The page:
Opponents of the federally funded food stamp program are increasingly using the specter of fraud to justify leaving millions of Americans without vital access to food for their families. Republican members of Congress—Senator John Thune (R-N.D.), House Agriculture Committee Chairman Frank Lucas (R-Okla.) and Rep. Martha Roby (R-Ala.) to name only a few—have all cited fraud as their reason for slashing funding to the Supplemental Nutrition Assistance Program (SNAP).  
or Kristi Noem:
Rep. Kristi Noem (R-SD), who’s gotten over $500,000 in subsidy payments since 1995, is a particularly interesting case. While Noem is diplomatic in most public statements on food stamps, she endorses a common smear of the program when away from cameras. In a constituent letter obtained by ThinkProgress, Noem wrote that “loopholes and fraud in the current program have lead to federal spending on SNAP to increase [sic] by 270 percent over the past ten years.” Rep. Vicki Hartzler (R-MO) offers to same rationale for the cuts, and has taken $500,000 in farm subsidies as well.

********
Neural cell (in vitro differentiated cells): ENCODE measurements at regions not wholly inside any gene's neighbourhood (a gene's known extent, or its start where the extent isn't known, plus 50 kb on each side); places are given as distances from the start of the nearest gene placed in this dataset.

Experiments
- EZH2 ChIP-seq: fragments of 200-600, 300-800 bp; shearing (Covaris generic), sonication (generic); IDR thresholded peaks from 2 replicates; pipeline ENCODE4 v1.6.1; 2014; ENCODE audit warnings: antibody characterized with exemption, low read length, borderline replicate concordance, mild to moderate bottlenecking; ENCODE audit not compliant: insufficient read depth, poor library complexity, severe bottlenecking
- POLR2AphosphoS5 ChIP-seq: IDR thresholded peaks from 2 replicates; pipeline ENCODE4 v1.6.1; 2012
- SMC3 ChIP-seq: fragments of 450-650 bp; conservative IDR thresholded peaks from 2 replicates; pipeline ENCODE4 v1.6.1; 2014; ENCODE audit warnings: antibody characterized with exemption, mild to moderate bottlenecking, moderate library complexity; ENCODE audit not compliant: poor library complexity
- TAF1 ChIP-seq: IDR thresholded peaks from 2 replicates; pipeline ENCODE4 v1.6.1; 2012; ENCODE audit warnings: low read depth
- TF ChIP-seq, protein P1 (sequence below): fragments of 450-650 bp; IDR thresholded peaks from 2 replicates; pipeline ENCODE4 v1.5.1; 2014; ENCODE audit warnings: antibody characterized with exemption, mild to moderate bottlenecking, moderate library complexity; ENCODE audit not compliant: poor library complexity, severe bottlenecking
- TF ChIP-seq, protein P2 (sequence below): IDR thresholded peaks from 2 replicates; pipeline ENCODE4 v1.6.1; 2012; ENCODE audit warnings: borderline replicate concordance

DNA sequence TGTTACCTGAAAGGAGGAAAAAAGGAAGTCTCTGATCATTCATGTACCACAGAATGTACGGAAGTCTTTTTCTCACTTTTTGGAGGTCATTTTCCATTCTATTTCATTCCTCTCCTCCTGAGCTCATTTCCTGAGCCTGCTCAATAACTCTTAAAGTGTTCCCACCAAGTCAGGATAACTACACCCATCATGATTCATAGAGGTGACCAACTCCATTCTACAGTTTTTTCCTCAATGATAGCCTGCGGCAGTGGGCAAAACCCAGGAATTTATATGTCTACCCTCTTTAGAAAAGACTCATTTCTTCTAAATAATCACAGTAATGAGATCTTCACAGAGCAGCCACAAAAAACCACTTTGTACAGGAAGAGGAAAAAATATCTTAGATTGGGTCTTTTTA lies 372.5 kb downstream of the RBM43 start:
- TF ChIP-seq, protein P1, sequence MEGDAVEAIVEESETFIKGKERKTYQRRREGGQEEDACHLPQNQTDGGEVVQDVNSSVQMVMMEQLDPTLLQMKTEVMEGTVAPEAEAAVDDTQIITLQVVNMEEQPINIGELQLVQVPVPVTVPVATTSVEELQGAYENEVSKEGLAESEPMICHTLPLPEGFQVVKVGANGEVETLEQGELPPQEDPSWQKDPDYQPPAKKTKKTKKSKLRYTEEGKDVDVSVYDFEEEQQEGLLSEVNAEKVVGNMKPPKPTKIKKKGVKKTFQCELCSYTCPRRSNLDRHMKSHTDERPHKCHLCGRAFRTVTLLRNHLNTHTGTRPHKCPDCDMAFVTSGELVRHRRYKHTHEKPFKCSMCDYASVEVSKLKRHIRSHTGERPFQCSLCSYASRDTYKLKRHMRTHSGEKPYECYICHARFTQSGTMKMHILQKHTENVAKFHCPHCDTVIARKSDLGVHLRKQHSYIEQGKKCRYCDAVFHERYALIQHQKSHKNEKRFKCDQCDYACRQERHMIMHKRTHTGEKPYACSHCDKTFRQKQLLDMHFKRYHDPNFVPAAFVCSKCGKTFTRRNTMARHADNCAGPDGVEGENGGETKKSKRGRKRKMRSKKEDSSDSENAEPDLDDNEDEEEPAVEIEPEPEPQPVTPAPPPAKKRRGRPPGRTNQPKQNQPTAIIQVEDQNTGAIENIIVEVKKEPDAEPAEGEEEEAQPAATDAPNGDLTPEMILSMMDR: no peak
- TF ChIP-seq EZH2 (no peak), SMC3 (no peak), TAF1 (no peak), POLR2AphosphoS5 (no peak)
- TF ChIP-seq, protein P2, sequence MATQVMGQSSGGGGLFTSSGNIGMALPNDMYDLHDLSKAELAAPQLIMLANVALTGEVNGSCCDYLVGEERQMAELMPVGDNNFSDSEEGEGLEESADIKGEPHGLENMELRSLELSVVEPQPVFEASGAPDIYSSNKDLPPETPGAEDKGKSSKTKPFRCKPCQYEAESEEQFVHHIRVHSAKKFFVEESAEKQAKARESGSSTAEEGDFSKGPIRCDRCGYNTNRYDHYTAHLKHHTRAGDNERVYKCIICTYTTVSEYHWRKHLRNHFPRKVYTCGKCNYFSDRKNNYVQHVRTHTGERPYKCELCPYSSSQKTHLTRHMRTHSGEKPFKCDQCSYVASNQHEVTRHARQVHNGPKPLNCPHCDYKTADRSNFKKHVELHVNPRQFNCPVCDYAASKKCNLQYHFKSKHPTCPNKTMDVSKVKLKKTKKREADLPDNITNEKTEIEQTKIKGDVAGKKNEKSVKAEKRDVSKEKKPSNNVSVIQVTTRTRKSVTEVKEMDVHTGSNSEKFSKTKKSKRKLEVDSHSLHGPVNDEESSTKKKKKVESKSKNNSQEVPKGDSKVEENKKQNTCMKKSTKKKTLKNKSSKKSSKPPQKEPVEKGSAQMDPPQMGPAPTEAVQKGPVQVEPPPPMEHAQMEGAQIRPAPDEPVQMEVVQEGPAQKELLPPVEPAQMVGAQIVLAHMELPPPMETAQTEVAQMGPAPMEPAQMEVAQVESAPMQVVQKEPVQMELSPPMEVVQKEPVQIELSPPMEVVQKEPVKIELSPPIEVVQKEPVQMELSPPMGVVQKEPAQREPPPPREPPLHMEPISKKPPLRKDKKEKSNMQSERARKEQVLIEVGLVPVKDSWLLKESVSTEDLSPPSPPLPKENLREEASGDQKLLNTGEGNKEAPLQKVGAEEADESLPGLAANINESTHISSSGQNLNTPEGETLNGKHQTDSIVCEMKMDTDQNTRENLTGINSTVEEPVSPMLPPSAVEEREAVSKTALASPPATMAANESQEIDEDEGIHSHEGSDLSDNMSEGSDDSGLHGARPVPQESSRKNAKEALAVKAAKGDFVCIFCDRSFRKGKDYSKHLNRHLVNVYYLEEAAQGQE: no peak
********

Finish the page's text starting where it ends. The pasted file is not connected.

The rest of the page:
The problem with all this talk is that it ignores the real faces of those that utilize SNAP benefits.  Who are these people?
Who is using the program? According to 2010 data from the Congressional Budget Office, three of four households using food stamps include a child, a senior citizen, or a disabled person. The annual income of these families was on average $8,800 and they received an average SNAP benefit of $287 a month. Many people receiving food stamps are also working, according to the Center on Budget and Policy Priorities. In families with children receiving food stamps, 60 percent work and 90 percent have worked within a year before or after. 
In South Dakota, where the average SNAP benefit is $132.80, the faces of those that receive SNAP benefits number more than 103,000.  It is a varied face of people that are by and far not looking for pity or scorn, but help in a difficult time.  Let's stop playing the hunger games with the people in our country that are least able to purchase our politicians and begin to see who they really are.